This scale was developed by Zigmond and Snaith (1983) to identify risks of anxiety and depression in patients and also to measure changes in level and severity of these risks. The Hospital Anxiety and Depression Scale (HADS) is widely used for initial assessments of depression and/or anxiety disorders and is commonly used with HD patients (Cukor et al., 2008; Mellon et al., 2013; Sharp, Wild, Gumley, & Deighan, 2005). The validity and reliability of the scale were tested in Turkey by Aydemir, Güvenir, Küey, and Kültür (1997). The scale is used to diagnose anxiety and depression quickly and to determine risk groups. It is not intended for use as a tool to diagnose patients with physical diseases. Half (7) of the 14 questions measure anxiety, and the other half (7) measure depression. The responses are scored from 0 to 3 using a 4-point Likert scale. The total possible range of scores for this scale is 0–21. The cutoff points for the Turkish version of HADS were found to be 10 for the anxiety subscale and 7 for the depression subscale (Aydemir et al., 1997). The reliability of the HADS was .64 in this study.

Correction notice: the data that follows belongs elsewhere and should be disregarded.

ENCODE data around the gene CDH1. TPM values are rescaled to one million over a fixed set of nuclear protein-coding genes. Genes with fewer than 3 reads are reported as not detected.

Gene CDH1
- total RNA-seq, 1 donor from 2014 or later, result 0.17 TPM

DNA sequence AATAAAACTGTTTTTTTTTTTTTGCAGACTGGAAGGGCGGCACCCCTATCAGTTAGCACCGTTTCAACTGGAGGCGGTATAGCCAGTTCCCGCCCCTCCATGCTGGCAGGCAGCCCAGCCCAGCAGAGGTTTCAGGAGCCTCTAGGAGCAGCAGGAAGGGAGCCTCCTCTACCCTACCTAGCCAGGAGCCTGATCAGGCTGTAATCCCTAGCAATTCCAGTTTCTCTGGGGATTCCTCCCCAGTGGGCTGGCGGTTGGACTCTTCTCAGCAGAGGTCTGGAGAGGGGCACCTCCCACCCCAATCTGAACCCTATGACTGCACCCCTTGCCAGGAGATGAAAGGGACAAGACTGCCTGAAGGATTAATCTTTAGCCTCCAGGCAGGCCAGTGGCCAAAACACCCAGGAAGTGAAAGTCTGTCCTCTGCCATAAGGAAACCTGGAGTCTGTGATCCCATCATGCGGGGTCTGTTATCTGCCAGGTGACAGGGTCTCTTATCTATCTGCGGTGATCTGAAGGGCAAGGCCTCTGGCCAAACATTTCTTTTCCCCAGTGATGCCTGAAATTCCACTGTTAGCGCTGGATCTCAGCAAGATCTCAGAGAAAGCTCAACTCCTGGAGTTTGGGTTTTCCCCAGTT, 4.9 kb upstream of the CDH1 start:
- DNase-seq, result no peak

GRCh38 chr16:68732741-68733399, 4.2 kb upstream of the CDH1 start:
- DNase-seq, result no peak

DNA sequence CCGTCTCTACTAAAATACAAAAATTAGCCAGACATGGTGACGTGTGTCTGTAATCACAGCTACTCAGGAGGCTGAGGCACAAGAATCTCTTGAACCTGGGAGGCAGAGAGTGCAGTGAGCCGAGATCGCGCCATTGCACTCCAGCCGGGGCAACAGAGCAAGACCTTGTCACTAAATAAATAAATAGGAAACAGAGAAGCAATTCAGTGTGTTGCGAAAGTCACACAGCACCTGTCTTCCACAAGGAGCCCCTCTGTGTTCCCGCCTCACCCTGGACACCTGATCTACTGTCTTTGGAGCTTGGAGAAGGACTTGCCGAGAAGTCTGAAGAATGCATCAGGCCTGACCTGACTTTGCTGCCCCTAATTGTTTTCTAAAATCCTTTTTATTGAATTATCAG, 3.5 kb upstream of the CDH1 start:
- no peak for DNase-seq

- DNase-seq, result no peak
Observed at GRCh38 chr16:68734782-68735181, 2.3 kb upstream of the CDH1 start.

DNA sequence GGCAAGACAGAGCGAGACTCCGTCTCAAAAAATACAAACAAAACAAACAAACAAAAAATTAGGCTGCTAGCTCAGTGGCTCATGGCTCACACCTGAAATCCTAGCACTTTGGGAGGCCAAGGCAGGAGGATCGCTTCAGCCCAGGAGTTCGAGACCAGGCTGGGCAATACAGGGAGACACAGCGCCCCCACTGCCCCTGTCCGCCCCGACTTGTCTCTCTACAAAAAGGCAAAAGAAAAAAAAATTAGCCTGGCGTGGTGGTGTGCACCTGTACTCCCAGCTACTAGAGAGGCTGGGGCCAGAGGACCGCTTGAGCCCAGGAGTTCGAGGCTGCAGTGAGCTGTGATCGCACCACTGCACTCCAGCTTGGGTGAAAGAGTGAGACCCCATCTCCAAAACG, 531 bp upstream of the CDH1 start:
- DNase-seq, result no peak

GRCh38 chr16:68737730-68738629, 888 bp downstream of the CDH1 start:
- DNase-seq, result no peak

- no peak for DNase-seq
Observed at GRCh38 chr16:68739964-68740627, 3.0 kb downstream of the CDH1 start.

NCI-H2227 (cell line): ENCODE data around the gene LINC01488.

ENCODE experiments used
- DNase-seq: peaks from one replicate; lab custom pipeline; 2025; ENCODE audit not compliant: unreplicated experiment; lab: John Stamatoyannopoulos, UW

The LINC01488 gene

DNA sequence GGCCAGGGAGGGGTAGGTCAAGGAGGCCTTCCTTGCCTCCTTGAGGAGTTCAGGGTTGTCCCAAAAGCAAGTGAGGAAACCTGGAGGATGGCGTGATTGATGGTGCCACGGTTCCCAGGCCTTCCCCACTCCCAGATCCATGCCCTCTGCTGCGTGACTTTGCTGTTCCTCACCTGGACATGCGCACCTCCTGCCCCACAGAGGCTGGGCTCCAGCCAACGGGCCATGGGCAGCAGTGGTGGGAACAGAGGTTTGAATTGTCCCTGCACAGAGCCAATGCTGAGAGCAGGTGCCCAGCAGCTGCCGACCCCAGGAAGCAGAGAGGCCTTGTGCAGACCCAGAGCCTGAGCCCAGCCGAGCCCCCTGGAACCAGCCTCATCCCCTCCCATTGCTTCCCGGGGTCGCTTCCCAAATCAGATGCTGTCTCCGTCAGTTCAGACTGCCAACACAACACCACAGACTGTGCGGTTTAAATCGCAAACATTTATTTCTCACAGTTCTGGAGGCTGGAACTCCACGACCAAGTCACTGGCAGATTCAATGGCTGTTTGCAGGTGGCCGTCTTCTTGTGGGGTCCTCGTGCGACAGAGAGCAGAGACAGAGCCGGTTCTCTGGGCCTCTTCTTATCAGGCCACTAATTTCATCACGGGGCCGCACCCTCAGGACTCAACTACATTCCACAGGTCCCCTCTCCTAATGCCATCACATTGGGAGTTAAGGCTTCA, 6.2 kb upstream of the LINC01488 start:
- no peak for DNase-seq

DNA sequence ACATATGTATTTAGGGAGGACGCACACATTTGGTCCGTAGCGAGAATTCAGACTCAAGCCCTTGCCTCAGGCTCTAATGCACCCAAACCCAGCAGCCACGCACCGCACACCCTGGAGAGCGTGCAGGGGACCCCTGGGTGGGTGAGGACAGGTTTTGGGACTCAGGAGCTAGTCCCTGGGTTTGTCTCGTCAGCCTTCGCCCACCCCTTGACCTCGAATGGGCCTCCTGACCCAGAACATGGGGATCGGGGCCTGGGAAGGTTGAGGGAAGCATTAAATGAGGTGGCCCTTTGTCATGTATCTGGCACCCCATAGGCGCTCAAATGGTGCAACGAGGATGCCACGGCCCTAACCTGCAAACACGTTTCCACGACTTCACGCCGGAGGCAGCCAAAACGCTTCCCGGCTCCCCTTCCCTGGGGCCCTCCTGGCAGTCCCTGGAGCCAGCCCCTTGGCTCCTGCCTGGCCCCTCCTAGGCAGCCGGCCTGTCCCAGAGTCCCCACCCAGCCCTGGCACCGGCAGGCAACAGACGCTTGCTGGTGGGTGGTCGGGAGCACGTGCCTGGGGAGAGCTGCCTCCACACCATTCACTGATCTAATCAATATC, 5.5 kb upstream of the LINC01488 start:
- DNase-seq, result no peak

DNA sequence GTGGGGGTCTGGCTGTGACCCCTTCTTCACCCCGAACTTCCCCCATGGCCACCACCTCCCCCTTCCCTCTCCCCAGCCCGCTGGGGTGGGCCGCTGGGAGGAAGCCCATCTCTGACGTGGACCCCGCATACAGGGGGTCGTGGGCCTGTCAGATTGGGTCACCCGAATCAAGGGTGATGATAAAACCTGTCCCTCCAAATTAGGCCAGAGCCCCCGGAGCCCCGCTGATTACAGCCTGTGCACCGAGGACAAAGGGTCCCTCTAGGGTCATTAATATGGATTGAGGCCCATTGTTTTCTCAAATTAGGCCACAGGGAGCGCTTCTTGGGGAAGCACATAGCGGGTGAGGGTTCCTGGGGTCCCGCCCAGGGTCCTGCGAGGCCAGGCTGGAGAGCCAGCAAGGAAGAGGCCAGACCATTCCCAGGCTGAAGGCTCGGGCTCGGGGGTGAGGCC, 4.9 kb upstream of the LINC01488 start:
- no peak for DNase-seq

Multidimensional Scale of Perceived Social Support
The Multidimensional Scale of Perceived Social Support (MSPSS), developed by Zimet, Dahlem, Zimet, and Farley (1988), is commonly used with HD patients (Ahrari, Moshki, & Bahrami, 2014; Fincham, Kagee, & Moosa, 2008). The validity and reliability study for this scale was performed in Turkey by Eker and Arkar in 1995. The MSPSS form was reviewed in terms of factor structure, validity, and reliability by Eker, Arkar, and Yaldiz in 2001. The 12 items of the scale are all scored using a 7-point Likert-type scale ranging from “definitely no” to “definitely yes.” There are three subgroups, consisting of family, friends, and private support, that reflect the support sources and contain four items each. The total possible range of scores for each subscale is 4–28, and for the MSPSS, it is 12–84. The scale has no cutoff point, and high scores indicate a high level of perceived social support (Eker et al., 2001). The reliability for the MSPSS was .95 in this study.